Another manifestation (one which I don't think I did so much, but which I recognize in other people) is one of white allies in anti-racism work basically trying to take over the movement-- because they believe that they need to rescue the poor people of color from their horrible plight. This leads to white allies not listening to POC, putting forth solutions to non-existent problems while ignoring the real ones, complaining about how POC would make more progress if they would just change their "tone," etc. (I also notice this particularly in disability activism, where disabled people saying they want the kinds of help they want, not the kinds that non-disabled people assume they need, are often met with considerable resistance and accusations of ingratitude.)

Now, it is very important to note that this does not mean that white and American people don't have a lot of power and the responsibility for tremendous misery, both historically and currently. We do, and I think it is incredibly important to work to dismantle that abusive power.

My point is that if we do not look at our unconscious motivations for doing that work, we may find ourselves accidentally working against our stated goals. If we cling to White Guilt, it can keep us from hearing the voices of the people of color who have the best grasp of what is actually happening. That guilt is a marvelous unconscious compromise; it lets us imagine our group to be all-powerful, but absolves us of the possibility of doing anything real about the harm we do. We can both be all-powerful (Evil White Americans oppress the WHOLE WORLD!), and powerless (we can never make up for all the Evil our group has done, so there's no point in trying-- and anyway, it's not our fault, because we are good liberals!).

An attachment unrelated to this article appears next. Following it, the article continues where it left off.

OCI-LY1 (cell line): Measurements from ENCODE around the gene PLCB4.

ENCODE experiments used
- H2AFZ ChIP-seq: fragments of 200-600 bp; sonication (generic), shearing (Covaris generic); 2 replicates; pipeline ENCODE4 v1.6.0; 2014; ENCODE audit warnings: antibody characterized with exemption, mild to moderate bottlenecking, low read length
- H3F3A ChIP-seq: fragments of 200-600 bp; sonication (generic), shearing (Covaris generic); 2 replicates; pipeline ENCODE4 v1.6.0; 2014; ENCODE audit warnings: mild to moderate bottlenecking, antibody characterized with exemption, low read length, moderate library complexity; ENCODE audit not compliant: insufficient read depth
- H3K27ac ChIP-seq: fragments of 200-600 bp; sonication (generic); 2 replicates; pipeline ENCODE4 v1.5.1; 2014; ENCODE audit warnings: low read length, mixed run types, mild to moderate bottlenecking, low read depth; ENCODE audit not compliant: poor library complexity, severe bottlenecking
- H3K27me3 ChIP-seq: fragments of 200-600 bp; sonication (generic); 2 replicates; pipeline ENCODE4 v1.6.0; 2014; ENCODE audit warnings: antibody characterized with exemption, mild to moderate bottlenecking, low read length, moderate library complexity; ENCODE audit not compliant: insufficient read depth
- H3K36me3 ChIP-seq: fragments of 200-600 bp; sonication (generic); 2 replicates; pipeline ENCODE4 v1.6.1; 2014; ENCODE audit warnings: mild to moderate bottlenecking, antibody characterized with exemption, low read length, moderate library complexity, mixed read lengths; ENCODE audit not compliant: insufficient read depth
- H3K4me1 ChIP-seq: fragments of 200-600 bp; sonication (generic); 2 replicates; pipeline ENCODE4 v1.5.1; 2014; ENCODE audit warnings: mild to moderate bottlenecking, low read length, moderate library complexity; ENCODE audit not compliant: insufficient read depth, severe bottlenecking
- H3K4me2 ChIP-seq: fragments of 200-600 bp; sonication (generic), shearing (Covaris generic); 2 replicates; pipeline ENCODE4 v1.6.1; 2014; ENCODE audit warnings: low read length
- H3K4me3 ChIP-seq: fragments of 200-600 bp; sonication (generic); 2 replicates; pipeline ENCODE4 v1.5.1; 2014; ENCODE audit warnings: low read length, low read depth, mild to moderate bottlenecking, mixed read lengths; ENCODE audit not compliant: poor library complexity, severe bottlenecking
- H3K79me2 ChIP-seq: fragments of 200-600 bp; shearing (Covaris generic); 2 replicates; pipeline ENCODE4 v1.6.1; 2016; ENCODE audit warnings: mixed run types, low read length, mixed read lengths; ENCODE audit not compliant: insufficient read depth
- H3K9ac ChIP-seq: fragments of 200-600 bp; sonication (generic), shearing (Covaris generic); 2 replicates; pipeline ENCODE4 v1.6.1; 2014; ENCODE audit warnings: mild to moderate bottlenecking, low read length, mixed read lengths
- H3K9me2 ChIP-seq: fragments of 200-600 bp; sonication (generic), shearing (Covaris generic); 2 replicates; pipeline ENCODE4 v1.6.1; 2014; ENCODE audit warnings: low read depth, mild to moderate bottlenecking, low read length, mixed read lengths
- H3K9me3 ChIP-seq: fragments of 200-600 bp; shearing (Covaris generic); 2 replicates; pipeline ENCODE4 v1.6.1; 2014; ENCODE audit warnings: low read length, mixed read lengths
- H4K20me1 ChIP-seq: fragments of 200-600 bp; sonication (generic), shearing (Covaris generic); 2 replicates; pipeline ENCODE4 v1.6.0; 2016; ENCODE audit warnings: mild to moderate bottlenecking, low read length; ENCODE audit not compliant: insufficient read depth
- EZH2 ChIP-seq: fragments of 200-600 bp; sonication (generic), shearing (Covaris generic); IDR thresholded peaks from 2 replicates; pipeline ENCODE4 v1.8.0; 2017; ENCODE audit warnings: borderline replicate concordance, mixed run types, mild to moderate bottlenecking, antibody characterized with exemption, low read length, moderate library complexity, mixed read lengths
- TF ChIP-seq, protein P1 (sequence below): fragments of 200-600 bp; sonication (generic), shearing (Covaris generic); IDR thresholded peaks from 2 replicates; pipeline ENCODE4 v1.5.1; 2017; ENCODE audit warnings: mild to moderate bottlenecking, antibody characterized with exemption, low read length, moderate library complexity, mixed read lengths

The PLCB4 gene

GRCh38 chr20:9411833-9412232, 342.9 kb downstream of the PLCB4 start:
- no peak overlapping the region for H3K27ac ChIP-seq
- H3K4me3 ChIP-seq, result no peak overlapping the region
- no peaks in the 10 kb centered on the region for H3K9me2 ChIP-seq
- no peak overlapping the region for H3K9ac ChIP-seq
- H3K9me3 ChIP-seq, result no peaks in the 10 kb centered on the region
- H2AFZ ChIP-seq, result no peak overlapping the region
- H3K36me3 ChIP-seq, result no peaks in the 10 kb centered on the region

The better position, I think, is one of having an awareness of exactly how much power we do and don't have. As a white American, I do have a great deal of privilege, and can use it to make the world a little better or a little worse. But people from other countries, and people of color, also have power. They look at their own situations and make their own decisions about the best route to take. And on the other hand, America is not immune from others' actions and beliefs-- September 11th was not our idea, it was genuinely people wanting to hurt us because they hated us. Everyone has some power-- not all, not none-- and a realistic worldview must realize and accept that.